It can be difficult to find the right words when speaking to someone who has lost a loved one. You want your words to be supportive and comforting without being intrusive or presumptuous. The fear of saying something that might upset the bereaved may make you feel uncomfortable, but don’t let this discomfort prevent you from reaching out. More than anything, someone experiencing loss needs support and a caring presence.

Helpful things to say

  • Acknowledge the situation and share your sympathy – A bereaved person needs to feel that their loss can be openly discussed. You can start the conversation with a simple and sincere “I’m sorry for your loss” or “I heard about your mom, I am so sorry.”
  • Share a memory – If you knew the person who died, sharing a specific memory or something you will always remember about them will help those left behind feel like their loved one won’t be forgotten.
  • Ask how they are feeling – It’s important to offer a grieving person space to discuss their emotions. They may not want to in the moment, but by doing so they know they can come to you in the future.
  • Let them know their feelings are valid – Every person grieves differently. Whether they’re feeling shock, anger, pain, guilt or numb, be open to their emotions and let them know there is no right or wrong way to grieve.
  • Recognize how hard it is for them – It can be challenging to see someone you care about upset. Since it’s not actually possible to take away their pain, you can acknowledge it by saying something like “I’m sorry you’re going through this” or “I’m sorry things are so difficult right now.” This can help them feel understood and heard.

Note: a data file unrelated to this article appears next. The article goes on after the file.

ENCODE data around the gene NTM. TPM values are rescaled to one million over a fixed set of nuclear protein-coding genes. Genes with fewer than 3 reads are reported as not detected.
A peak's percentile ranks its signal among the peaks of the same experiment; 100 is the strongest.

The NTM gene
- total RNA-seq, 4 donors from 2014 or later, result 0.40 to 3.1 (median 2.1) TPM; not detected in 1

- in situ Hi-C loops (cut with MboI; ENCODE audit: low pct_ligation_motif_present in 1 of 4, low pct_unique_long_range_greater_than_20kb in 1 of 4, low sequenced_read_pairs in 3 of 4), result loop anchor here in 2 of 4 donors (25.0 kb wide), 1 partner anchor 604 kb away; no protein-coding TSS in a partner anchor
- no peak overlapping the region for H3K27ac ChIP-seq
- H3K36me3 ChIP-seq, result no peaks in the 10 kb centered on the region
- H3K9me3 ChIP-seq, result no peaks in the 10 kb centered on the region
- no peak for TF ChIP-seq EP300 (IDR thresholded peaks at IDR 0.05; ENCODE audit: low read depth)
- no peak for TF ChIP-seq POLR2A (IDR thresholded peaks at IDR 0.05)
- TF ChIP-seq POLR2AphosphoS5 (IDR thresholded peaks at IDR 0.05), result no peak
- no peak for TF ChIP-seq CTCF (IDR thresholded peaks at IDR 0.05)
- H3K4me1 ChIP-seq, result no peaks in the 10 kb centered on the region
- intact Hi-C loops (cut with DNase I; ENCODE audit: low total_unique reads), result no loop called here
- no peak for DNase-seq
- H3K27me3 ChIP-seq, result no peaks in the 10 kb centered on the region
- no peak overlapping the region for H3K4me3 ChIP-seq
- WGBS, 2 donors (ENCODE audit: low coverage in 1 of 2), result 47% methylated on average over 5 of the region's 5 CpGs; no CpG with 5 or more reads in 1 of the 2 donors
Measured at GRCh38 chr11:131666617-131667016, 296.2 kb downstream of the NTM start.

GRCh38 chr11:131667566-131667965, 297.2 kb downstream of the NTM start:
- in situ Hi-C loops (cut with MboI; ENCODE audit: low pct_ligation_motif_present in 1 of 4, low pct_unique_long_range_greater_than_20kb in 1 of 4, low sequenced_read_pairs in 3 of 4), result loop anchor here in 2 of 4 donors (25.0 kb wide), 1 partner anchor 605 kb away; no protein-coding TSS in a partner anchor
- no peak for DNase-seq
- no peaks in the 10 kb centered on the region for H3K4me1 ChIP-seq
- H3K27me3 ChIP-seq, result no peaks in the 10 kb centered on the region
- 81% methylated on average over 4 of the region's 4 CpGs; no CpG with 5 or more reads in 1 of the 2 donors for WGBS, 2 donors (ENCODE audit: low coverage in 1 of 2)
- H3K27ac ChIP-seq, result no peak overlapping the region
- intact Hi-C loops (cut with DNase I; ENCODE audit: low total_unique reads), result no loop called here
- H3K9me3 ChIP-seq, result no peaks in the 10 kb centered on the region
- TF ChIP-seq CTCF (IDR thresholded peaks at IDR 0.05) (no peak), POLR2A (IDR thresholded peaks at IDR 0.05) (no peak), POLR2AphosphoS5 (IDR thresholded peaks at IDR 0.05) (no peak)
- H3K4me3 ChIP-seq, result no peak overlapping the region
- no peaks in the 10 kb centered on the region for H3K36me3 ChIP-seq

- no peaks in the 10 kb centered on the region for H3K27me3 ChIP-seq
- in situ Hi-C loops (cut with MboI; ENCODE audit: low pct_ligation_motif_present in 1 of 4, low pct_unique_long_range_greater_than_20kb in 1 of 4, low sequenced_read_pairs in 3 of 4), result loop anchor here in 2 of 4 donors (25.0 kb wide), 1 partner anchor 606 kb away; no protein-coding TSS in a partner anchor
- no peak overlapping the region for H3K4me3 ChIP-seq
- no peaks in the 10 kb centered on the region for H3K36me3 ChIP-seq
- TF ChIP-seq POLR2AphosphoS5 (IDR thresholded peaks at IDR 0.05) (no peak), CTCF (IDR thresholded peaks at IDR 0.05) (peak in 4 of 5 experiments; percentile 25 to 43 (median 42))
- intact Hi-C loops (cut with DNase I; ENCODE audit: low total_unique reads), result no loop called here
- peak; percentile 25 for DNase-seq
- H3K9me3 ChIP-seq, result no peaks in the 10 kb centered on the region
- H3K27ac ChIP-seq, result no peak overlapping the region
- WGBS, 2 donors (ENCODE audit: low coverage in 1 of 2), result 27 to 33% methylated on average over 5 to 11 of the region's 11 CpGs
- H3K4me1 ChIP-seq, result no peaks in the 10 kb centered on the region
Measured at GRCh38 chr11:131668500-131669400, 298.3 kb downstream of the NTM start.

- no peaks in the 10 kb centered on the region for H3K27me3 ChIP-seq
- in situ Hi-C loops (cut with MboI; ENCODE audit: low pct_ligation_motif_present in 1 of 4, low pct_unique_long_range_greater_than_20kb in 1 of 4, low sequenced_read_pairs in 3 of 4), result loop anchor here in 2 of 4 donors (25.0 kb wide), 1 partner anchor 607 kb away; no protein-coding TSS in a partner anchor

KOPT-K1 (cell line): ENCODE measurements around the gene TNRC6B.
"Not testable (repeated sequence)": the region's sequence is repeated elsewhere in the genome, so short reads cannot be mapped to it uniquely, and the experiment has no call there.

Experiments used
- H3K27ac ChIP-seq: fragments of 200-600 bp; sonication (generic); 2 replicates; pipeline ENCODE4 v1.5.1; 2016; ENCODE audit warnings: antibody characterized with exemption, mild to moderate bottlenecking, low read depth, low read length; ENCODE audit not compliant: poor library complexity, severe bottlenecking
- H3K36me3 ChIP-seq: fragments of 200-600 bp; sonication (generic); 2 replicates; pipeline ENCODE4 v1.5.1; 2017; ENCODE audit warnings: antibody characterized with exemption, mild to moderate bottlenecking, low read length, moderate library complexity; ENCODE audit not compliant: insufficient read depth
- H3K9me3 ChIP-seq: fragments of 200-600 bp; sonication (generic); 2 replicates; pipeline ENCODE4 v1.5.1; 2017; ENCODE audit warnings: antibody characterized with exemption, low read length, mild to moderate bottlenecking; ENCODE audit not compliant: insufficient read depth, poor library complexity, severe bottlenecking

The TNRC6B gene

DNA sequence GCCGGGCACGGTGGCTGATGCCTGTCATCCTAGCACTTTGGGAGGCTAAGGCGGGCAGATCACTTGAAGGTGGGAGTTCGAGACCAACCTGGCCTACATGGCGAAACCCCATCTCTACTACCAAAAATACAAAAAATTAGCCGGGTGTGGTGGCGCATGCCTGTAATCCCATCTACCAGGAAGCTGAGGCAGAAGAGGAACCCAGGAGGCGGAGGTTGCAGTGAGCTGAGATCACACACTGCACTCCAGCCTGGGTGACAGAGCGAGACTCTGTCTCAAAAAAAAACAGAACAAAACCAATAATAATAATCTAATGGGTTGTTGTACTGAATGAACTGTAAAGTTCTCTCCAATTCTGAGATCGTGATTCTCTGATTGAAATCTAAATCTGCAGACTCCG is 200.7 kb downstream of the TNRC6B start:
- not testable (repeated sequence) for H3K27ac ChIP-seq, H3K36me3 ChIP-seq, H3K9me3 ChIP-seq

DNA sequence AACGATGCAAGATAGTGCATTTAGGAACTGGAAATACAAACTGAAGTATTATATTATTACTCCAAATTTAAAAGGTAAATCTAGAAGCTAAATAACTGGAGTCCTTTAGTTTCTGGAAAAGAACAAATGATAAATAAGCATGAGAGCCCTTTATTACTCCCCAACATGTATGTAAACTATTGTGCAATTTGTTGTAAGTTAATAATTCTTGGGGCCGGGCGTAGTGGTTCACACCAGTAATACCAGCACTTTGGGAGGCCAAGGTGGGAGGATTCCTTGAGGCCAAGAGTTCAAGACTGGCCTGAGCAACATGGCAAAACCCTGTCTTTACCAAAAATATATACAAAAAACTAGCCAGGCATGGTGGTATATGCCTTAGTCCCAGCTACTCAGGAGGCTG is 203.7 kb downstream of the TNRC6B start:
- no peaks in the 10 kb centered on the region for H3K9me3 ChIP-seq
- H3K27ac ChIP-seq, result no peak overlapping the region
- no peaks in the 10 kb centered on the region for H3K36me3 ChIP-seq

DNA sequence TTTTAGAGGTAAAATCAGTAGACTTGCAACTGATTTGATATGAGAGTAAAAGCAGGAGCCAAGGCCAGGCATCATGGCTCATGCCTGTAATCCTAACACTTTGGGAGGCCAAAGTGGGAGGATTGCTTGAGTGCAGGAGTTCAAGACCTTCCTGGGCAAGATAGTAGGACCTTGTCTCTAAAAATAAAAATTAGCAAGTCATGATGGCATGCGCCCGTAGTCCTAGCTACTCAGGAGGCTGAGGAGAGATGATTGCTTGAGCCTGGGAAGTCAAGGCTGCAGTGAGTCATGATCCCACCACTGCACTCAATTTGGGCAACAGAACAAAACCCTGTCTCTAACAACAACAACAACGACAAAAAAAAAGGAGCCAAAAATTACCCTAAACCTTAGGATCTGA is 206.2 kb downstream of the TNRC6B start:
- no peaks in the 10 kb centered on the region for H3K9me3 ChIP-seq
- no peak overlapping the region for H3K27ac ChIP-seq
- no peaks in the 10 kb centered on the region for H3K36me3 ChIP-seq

Things to avoid

  • Platitudes – Phrases like “It’s part of God’s plan,” “It was for the best. She’s at peace now” or “They’re in a better place” may come across flat and unhelpful to a grieving person as it detracts from their own feelings of loss.
  • Setting expectations for their grief – The grieving process is unique to each individual. It is not linear and has no end date. The bereaved person has to learn how to cope with grief on their own terms. Avoid telling them they will heal, move on or get over it within a certain time frame.
  • Make it about you – While it can sometimes be helpful to share your own experiences and how you felt in a similar situation, it’s important to be aware of whether it’s appropriate in the moment. Oftentimes a bereaved person needs someone to listen, so take your cues from them.

What to say if you initially said the wrong thing

Because grief is vastly different from person to person and situation to situation, what one person finds consoling another person may resent. For this reason, you might find yourself saying the wrong thing. The person’s body language may change or they may tell you how what you said upset them. The best thing to do is to acknowledge your mistake and apologize. Ask them what you can do to be more helpful or what they need instead.

Final thoughts

Understand that no matter what you say or do, you cannot magically make things better for a grieving person. It’s natural to feel like you want to rescue them from their pain, but it is something each person must navigate in their own way. The best thing you can do is be present and listen.

If you or a loved one have recently experienced a loss and need help with planning funeral arrangements in the Racine, Kenosha and Milwaukee areas, Strouf Funeral Home is here to help. Call us today at 262.632.5101 to speak with our dedicated staff.